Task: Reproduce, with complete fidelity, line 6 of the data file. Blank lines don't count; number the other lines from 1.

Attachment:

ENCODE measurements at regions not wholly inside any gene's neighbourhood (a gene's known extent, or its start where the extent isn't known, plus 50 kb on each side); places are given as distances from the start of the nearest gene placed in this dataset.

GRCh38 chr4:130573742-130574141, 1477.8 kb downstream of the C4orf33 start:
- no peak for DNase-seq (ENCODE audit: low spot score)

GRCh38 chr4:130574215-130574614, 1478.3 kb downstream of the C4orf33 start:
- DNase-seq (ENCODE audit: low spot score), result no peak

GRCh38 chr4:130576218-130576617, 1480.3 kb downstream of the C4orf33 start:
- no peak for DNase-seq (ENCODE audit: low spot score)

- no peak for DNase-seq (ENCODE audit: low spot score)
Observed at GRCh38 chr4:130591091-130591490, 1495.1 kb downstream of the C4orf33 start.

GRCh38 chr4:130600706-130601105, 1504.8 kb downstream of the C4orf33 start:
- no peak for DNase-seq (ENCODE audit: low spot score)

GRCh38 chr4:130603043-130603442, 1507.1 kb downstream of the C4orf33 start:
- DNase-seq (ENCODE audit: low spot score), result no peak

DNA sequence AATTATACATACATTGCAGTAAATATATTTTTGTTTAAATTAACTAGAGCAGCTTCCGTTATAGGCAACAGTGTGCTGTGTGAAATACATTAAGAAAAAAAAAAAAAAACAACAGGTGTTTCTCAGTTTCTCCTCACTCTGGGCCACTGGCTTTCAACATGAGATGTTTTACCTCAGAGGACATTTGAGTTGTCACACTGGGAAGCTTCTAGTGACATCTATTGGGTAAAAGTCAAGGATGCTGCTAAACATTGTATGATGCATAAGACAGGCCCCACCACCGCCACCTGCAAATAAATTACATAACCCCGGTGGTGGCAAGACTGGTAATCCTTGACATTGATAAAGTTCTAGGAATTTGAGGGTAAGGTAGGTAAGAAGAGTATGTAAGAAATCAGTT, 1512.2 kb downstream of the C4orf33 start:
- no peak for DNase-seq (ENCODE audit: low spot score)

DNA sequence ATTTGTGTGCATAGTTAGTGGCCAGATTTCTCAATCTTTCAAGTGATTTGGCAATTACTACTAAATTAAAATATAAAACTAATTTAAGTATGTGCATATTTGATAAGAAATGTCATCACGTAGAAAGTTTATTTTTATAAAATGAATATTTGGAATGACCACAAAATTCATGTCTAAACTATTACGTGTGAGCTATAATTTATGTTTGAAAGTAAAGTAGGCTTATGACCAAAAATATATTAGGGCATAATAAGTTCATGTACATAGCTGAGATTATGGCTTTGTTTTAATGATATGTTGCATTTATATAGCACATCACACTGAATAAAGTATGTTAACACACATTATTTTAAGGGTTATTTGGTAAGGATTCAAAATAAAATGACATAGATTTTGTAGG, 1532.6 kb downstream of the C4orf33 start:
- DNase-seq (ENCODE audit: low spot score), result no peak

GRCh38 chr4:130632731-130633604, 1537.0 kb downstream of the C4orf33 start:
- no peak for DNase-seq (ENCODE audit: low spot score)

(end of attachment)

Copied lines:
GRCh38 chr4:130576218-130576617, 1480.3 kb downstream of the C4orf33 start: